• Biopsy (removal of a small bit of tissue for microscopic examination by a pathologist)
  • Imaging of the tumour or distant sites by one or more of the following methods:
    • Computed tomography (CT)
    • Magnetic Resonance Imaging (MRI)
    • X-ray
    • Positron Emission Tomography (PET scan)
    • Ultrasound
    • Bone scan

For more information on tests used to diagnose cancer, see our Recommended Websites, Diagnostic Tests section.

Types and Stages

Types

  • Nearly all pharyngeal cancers are carcinomas arising from cells that line the pharynx (squamous cells).
  • A detailed and illustrated explanation of staging of pharyngeal tumours is available on the Cancer.net website.

Stages
Staging describes the extent of a cancer. The TNM classification system is used as the standard around the world. In general a lower number in each category means a better prognosis. The stage of the cancer is used to plan the treatment.

T describes the site and size of the main tumour (primary)

N describes involvement of lymph nodes

M relates to whether the cancer has spread (presence or absence of distant metastases)

  • Stage T1 
    The tumour is small and limited to one initial area. 
  • Stage T2
    The tumour is greater than 2 cm but less than 4 cm and may involve the soft tissue of the throat.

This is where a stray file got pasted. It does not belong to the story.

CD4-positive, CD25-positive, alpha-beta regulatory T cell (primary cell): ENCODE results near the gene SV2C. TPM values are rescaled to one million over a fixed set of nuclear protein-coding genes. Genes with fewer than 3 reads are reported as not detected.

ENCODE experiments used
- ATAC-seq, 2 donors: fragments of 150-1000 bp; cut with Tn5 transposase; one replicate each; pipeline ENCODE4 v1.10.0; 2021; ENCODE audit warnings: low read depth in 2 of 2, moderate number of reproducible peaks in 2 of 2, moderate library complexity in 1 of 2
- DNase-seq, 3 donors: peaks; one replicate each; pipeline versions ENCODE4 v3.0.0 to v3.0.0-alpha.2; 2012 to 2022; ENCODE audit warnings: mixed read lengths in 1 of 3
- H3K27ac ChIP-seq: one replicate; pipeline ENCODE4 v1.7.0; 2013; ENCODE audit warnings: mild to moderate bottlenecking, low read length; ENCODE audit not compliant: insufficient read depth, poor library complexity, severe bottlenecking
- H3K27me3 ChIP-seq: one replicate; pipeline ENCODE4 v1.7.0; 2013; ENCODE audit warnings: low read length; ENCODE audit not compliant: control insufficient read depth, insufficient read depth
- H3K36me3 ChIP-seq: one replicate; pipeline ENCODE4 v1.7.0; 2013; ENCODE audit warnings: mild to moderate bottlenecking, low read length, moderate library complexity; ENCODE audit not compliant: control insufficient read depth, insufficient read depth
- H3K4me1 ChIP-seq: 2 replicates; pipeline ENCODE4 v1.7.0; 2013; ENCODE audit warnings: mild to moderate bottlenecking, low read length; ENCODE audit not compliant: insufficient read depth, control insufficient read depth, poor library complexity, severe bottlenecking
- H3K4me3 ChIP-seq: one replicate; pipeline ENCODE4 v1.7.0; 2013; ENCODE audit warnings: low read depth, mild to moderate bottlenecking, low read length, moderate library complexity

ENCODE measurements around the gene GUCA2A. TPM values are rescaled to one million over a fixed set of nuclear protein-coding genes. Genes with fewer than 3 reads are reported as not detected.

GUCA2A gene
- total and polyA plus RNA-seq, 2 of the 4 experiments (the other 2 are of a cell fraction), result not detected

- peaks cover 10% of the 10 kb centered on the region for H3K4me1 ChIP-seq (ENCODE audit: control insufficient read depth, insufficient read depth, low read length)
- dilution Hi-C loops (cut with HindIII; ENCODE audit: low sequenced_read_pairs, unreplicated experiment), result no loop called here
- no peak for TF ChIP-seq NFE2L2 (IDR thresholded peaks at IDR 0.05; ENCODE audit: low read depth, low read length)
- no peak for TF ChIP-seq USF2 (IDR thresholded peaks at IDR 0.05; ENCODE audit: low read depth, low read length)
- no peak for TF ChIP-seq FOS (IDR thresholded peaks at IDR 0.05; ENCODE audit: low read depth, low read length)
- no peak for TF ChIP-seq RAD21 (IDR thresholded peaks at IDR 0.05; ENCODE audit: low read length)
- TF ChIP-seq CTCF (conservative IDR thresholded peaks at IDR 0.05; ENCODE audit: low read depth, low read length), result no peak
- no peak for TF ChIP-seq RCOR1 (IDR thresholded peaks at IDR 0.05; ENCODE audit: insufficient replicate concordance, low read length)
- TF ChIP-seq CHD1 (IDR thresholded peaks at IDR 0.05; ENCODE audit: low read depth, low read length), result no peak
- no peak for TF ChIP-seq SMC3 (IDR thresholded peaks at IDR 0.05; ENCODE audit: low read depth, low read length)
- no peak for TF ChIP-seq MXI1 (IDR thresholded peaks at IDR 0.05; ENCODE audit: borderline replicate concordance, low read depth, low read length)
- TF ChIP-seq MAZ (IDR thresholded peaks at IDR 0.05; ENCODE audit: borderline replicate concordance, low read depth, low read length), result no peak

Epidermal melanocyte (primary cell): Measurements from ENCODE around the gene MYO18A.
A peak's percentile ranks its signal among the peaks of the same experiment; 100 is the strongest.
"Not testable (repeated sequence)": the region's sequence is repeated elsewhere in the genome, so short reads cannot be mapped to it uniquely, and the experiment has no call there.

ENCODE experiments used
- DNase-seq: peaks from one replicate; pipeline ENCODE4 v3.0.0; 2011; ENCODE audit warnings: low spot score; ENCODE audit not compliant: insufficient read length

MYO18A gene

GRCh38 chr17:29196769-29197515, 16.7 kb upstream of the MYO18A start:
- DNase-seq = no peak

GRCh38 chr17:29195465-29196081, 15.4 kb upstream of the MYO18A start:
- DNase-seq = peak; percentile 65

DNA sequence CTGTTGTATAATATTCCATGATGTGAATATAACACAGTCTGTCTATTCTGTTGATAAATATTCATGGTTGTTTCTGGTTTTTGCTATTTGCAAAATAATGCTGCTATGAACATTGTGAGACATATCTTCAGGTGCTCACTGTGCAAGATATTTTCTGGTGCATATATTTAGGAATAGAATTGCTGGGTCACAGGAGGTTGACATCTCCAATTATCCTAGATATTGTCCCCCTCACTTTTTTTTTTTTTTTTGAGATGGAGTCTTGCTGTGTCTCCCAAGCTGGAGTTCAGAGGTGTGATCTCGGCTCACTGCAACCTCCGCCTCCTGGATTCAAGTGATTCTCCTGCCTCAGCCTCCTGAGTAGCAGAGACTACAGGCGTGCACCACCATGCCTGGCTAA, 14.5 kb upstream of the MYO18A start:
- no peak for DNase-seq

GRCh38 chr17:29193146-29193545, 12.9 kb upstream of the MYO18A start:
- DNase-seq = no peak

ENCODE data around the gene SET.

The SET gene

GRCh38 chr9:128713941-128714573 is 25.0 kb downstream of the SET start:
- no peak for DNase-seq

• Stage T3
    The tumour is greater than 4 cm and may have spread into nearby bone or sinuses.
  • Stage T4
    The tumour has spread into nearby structures and extends into the soft tissues and / or bones of the neck, larynx, esophagus, jaw and skull base.
Treatment

Treatment

Cancer therapies can be highly individualized – your treatment may differ from what is described below.

  • The treatment plan for each patient is based on factors such as the tumour type, the size and stage of the cancer, and other factors like age, the presence of other medical conditions (comorbidities) and previous therapies.
  • Patients should be referred to one of the BCCA regional cancer centres for multidisciplinary assessment.

Radiation therapy

  • Radiation therapy is the treatment of choice for all early stage pharyngeal cancers. Types of RT used include:
    • External beam radiotherapy
    • Brachytherapy
    • 3-D conformal and stereotactic radiotherapy
    • Intensity modulated radiotherapy (IMRT)